The layout and electrical connections shown in FIGS. 6-9 allow a PPM using a P24C processor to be small enough to fit within any type of docking station including a notebook docking station and cool enough so that the PPM meets all governmental heat requirements.

Now, a third and fourth embodiment of a PPM with a P54C processor will be described with respect to FIGS. 10a, 10b, 10c, 11-15, 16a, 16b, 16c, 17-20. The third and fourth embodiments have a single printed circuit board (FIGS. 10a, 10b, 10c, 11-15) and a pair of printed circuit boards (FIGS. 15, 16a, 16b, 16c and 17-20) respectively. Each of these embodiments will be described below in detail.

FIGS. 10a, 10b, and 10c show a third embodiment of the present invention wherein a case 295, which is made of a material such as aluminum, is sealed to keep contaminants out of the case. The case 295 is made up of several walls which all have different dimensions. A pair of side walls 300, 305 are 1.48 inches (37.54 mm) high and 5.27 inches (133.84 mm) long. A front wall 315 and a back wall 310 are 1.48 inches (37.54 mm) high and 3.84 inches (97.51 mm) wide. A bottom wall 320 and a top wall 325 are 5.27 inches (133.84 mm) long and 3.84 inches (97.51 mm) wide.

Now, the components and structures within the case 295 will be described. There is a flex circuit 330 within the case 295 which electrically connects the disc drive 30 to a printed circuit board 347. The disc drive 30 is a conventional 2.5" hard disc drive, and is located underneath the printed circuit board 347. There is also a docking connector 25 which is connected to the printed circuit board 347 and connects to the external docking station.

The docking connector 25 must be highly reliable and is preferably an AMP 200 position connector which can handle in excess of 5000 connections. In addition, since the docking connector 25 has two hundred pins, pins are available for both 5 volt supply and 3.3 volt supply which allows compatibility with both 5 volt components and 3.3 volt future components. Also, since the docking connector 25 is universal for all PPMs and docking stations, a PPM which is used for a notebook docking station can also be used with a desktop docking station. Finally, since the docking connector 25 can handle 64 bit and 32 bit signals, the PPM can be plugged into both 32 bit systems (probably notebook systems) and 64 bit systems (probably desktop computers).

There are also a pair of smaller printed circuit boards 340, 345 which are located near the sides of the hard disc drive and have main memory components attached to them. The smaller printed circuit boards 340,345 are electrically connected to the printed circuit board 347 by flex circuits 335, 336. In addition, a heatsink 40 is located above the printed circuit board (PCB) 347 and a heatsink 45 in located beneath the PCB 347. These heatsinks help to conduct heat away from the PCB and the components on the PCB which generate a tremendous amount of heat.

Now, with reference to FIGS. 11, 12, 13, 14, and 15, the layout of the various components on the PCB 347 and the electrical connections of the various components will be described. First, all of the components which have the same numbers as the numbered component in the P24C embodiment are the same component and operate in the same manner unless otherwise noted. For example, the real time clock 70 shown in FIG. 11 is the same real time clock as was previously shown in FIG. 2 and operates in an identical manner. The other identical components will not be described with any detail. The main PCB 347 is made of conventional materials and is 3.54" (90 mm) wide and 4.73" (120.21 mm) long. The memory PCBs 340, 345 are conventionally made also and are 0.7" (17.96 mm) wide and 5.27" (133.84 mm) long.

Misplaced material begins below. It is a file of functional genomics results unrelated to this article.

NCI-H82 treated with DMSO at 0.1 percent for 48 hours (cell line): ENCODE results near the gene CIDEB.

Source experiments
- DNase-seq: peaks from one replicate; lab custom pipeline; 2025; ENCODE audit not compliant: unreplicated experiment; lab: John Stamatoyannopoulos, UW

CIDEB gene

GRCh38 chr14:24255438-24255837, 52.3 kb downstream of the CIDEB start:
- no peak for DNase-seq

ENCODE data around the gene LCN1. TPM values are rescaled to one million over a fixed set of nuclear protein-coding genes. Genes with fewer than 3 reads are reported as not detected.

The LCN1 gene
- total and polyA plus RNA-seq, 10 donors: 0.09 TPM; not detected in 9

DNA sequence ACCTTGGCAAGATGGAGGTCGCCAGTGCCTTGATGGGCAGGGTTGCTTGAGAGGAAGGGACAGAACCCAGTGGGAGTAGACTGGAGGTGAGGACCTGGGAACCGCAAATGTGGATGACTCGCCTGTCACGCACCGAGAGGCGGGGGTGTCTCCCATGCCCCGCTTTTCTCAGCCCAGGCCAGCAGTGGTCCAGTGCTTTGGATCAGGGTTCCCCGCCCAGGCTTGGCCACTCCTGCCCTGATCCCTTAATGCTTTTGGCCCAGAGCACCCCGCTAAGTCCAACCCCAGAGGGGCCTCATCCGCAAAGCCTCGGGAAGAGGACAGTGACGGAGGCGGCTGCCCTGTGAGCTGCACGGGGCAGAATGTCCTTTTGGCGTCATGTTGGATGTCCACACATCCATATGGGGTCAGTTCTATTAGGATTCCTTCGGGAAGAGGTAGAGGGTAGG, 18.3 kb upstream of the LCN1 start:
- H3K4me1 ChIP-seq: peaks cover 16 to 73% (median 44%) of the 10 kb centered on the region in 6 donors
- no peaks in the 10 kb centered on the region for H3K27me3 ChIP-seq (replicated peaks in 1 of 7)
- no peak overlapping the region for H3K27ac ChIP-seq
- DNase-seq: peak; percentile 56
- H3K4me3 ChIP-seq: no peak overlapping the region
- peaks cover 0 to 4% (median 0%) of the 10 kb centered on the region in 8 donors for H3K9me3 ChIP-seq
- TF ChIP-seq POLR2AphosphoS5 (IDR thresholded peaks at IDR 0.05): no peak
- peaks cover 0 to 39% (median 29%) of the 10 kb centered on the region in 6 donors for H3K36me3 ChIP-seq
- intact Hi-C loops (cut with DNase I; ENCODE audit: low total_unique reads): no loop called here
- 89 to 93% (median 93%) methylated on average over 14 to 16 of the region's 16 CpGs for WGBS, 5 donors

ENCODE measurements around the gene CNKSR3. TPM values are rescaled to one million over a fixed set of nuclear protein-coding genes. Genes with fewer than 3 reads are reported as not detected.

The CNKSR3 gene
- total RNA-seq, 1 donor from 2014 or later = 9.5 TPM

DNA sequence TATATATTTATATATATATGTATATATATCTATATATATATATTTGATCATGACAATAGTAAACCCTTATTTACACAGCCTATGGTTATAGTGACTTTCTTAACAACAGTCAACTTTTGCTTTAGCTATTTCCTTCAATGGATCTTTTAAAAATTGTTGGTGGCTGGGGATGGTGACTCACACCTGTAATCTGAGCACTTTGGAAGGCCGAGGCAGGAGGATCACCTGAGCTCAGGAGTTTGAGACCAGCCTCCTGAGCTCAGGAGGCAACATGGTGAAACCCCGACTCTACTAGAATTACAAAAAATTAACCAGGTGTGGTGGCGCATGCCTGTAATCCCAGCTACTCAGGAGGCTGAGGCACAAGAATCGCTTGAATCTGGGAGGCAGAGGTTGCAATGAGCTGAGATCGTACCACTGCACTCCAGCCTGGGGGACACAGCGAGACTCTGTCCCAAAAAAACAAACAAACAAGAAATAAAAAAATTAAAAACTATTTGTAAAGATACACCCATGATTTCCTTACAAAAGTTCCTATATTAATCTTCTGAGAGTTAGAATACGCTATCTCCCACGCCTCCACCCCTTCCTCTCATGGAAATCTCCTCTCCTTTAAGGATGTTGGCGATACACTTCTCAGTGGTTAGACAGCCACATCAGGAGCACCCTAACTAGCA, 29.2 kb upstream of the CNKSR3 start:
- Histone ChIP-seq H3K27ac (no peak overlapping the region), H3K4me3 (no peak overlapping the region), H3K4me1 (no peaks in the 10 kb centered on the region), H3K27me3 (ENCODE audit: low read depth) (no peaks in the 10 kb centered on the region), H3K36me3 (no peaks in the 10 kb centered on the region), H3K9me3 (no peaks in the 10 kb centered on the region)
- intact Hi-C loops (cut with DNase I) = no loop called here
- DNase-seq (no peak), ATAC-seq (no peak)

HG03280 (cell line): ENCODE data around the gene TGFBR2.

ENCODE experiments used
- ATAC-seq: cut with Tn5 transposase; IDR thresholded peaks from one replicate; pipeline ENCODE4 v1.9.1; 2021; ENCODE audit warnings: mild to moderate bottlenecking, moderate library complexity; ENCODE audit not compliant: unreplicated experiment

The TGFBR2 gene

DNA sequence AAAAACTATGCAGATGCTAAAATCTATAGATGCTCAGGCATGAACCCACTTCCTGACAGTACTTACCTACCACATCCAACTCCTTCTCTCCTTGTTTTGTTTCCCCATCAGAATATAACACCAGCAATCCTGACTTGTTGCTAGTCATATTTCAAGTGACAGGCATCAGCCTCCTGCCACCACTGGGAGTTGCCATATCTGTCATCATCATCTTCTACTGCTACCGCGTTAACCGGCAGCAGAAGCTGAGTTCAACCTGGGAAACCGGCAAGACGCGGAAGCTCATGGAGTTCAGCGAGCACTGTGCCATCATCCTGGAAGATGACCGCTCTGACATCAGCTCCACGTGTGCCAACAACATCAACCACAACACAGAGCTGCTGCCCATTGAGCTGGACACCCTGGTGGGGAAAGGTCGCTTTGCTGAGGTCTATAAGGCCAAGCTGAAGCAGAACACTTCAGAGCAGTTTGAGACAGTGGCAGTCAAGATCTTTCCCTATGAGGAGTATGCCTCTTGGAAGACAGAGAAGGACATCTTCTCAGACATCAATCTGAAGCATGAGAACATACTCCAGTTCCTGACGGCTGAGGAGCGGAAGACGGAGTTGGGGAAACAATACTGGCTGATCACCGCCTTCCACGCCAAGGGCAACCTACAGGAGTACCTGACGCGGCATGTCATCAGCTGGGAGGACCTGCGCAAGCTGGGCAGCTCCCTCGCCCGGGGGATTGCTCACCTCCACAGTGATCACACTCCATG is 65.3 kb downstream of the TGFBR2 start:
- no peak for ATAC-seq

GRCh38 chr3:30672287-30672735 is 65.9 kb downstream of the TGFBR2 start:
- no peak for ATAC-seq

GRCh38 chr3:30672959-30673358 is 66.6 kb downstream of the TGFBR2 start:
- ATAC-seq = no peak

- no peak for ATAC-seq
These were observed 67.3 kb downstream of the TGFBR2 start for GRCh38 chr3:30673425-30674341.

Thus, in addition to the identical components, this embodiments also has some distinct differences. A P54C processor 350 is used which runs at 100 Mhz using 3.3 volt technology. The P54C is a 64 bit microprocessor which has a 64 bit wide data and address bus architecture. The P54C processor, manufactured by Intel Corporation, is electrically connected by a CPU host bus 370 which is 64 bits wide to take advantage of the 64 bit wide internal P54C address and data bus. The host bus 370 electrically connects the processor 350 to the cache memory 95, a PCI/cache/memory controller (PCMC) 360, the main memory 100, and two location bus accelerator (LBX) chips 355 and permits data and address transfer between each component.

The PCMC 360 is preferably a 82434LX 66 Mhz 3.3 volt chip manufactured by Intel Corporation, and controls data and address transfer between the processor 350, the cache 95, the main memory 100 and a peripheral component interconnect (PCI) bus 375. The PCMC 360 is also electrically connected to the SMM 55 which in turn is connected to an oscillator 395. Unlike the oscillator used for the P24C processor, the oscillator for the P54C processor is a 66 Mhz oscillator. The P54C processor 350, then three watt's the oscillator speed internally to get the 100 Mhz clock speed.

The two LBXs are preferably 82433LX 66 Mhz 3.3 volt chips made by Intel Corporation and control data and address transfer between the host bus 370 and the processor 350, the PCI bus 375 and the main memory 100. The PCI bus 375 is a 32 bit wide bus which operates with 3.3 volt signals. These 3.3 volt signals which are transmitted by the PCI bus 375 originate from the PCMC 360, the LBXs 355, the bridge ASIC 90 and a data path unit (DPU) 385.

The DPU 385 shown is a device that would be required for a 64 bit implementation of a PPM whereby the internal PPM PCI bus is 64 bits wide. In both the third and fourth embodiments of the P54C, the PCI internal bus is only 32 bits wide and the DPU 385 is shown for reference purposes only.

For other embodiments of the PPM that support an internal PCI bus that, is 64 bits wide for higher performance, these PPMs may operate with either 32 or 64 bit docking stations and will automatically configure themselves to the proper bus width in accordance with the PCI bus specification.